- Two days of declines add to Monday’s market rout.
- Trump bans travel to U.S. from Europe.
Oil prices fell for the second straight day onÂ Thursday amid a broad decline in global markets after the United States bannedÂ travel from Europe following the World Health Organization’s decision to declareÂ the coronavirus outbreak a pandemic.
The slump in oil is being compounded by the threat of a flood of cheapÂ supply as Saudi Arabia promised to raise output to a record high in its standoffÂ with Russia.
Brent crudeÂ was trading down $1.65, or 4.6%, at $34.14 by aroundÂ 0718 GMT, a little above earlier lows. The contract fell nearly 4% on Wednesday.Â
U.S. crudeÂ was down $1.38, or 4.2%, at $31.60 after also dropping 4%Â in the previous session.
The two benchmarks are down about 50% from highs reached in January and hadÂ their biggest one-day declines on Monday since the 1991 Gulf War after SaudiÂ Arabia launched a price war.
The price difference between near-term and longer-term Brent prices also widened to the most in five years, prompting traders to fillÂ tankers with oil to store for later delivery when they are betting prices willÂ be higher.
Global shares were also down on Thursday after U.S. President Donald TrumpÂ said the United States will suspend all travel from Europe as he unveiledÂ measures to contain the coronavirus epidemic.
The travel ban, which excludes Britain, will hit U.S. airlines “extremelyÂ hard”, their industry association said.
The surprise move is likely to mean a further drop in demand for jet andÂ other fuels in an already battered oil market, although just how much is hard toÂ quantify.
“This is what a large positive supply shock and a large negative demandÂ shock looks like,” said Lachlan Shaw, head of commodities research at NationalÂ Australia Bank in Melbourne. “It’s hard to come up with a more bearish scenario.”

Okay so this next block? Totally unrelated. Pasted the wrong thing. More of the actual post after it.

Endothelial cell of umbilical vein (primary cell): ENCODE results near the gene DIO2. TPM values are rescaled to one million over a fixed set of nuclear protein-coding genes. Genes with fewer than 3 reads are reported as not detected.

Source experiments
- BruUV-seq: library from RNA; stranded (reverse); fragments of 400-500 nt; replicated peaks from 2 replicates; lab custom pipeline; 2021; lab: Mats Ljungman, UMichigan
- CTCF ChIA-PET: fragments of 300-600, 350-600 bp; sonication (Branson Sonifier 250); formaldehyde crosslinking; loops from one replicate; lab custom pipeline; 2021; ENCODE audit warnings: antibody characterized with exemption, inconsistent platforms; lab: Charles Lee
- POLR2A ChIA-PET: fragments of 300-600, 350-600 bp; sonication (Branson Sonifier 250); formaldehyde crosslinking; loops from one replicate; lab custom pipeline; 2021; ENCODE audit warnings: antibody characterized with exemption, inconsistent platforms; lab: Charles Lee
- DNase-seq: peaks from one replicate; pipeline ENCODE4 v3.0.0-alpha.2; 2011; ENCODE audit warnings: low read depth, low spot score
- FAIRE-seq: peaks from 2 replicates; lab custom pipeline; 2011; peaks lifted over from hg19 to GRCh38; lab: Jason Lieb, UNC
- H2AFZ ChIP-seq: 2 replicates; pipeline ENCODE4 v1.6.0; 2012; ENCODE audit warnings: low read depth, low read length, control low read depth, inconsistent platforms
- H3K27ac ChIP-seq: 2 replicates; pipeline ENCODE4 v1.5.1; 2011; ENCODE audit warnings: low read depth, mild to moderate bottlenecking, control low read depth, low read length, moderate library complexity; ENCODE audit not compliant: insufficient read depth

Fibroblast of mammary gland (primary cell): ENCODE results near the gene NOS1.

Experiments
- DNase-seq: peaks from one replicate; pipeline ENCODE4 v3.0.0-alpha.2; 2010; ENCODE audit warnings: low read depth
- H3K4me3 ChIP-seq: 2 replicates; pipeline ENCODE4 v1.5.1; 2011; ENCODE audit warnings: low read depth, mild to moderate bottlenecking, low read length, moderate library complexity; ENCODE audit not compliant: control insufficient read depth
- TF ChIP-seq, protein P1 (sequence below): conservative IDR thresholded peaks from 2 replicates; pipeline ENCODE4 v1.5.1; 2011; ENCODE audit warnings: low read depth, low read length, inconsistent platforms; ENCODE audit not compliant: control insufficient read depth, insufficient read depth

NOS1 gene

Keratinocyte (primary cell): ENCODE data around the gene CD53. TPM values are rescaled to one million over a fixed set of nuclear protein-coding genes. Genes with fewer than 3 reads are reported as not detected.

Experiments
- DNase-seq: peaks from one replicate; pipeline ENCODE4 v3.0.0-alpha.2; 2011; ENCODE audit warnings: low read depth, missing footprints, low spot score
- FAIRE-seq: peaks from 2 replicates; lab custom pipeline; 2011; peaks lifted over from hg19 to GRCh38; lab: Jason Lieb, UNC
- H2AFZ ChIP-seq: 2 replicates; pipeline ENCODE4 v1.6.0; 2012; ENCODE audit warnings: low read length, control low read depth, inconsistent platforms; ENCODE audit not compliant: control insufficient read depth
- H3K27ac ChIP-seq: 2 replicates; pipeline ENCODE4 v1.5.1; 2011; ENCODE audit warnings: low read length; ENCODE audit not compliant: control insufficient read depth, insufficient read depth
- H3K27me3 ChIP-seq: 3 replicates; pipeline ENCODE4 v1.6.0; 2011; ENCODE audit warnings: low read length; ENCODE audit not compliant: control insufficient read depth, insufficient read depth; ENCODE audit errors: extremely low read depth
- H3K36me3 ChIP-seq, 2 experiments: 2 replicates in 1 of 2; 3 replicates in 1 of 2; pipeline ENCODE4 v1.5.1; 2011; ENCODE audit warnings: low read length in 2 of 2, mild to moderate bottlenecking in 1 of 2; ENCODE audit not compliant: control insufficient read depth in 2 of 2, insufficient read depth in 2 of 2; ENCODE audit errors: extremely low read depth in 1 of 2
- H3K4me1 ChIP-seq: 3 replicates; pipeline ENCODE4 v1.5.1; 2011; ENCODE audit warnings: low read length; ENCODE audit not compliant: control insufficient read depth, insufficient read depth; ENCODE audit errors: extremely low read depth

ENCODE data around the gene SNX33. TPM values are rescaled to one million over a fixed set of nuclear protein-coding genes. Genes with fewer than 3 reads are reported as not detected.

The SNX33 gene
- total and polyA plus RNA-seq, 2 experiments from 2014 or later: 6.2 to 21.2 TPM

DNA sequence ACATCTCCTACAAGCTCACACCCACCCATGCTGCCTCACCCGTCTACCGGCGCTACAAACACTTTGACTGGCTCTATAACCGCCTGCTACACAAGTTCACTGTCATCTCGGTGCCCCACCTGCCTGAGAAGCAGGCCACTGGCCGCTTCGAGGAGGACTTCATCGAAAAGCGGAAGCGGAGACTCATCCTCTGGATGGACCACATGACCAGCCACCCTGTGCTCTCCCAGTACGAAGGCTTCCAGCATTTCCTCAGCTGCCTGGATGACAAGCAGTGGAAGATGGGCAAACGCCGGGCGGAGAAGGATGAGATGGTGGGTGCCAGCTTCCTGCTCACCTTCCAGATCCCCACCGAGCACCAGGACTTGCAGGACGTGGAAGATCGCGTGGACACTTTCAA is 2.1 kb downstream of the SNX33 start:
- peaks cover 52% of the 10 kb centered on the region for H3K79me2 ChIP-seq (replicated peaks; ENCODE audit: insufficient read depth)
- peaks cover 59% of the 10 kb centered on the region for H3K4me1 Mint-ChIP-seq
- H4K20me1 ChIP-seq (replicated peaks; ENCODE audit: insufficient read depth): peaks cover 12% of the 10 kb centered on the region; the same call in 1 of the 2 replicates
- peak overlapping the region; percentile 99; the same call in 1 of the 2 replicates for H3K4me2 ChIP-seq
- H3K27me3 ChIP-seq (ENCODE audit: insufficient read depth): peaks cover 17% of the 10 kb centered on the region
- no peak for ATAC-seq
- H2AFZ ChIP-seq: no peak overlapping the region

The United Arab Emirates followed Saudi Arabia in announcing plans to boostÂ oil output after the collapse last week of an agreement between OPEC, Russia andÂ other producers, a grouping known as OPEC+, to withhold supply and buttressÂ prices.
UAE’s national oil company, ADNOC, said it plans to raise crude sales toÂ more than 4 million barrels per day (bpd) and accelerate a push to boostÂ capacity by a quarter to 5 million bpd.
“Without OPEC+, the global oil market has lost its regulator and now onlyÂ market mechanisms can dictate the balance between supply and demand,” said EspenÂ Erlingsen, head of upstream research at Rystad Energy, which estimates that oilÂ will need to fall to the low $20s to achieve equilibrium.
The U.S. Energy Information Administration (EIA) and the Organization of theÂ Petroleum Exporting Countries (OPEC) have slashed forecasts for oil demandÂ because of the coronavirus outbreak and now expect demand to contract thisÂ quarter.
Still, weekly data on U.S. inventories showed minimal effects from theÂ coronavirus pandemic so far. Crude stocks increased by 7.7 million barrels, butÂ inventories of gasoline and diesel fell sharply, as refining runs remain atÂ seasonally low levels.Â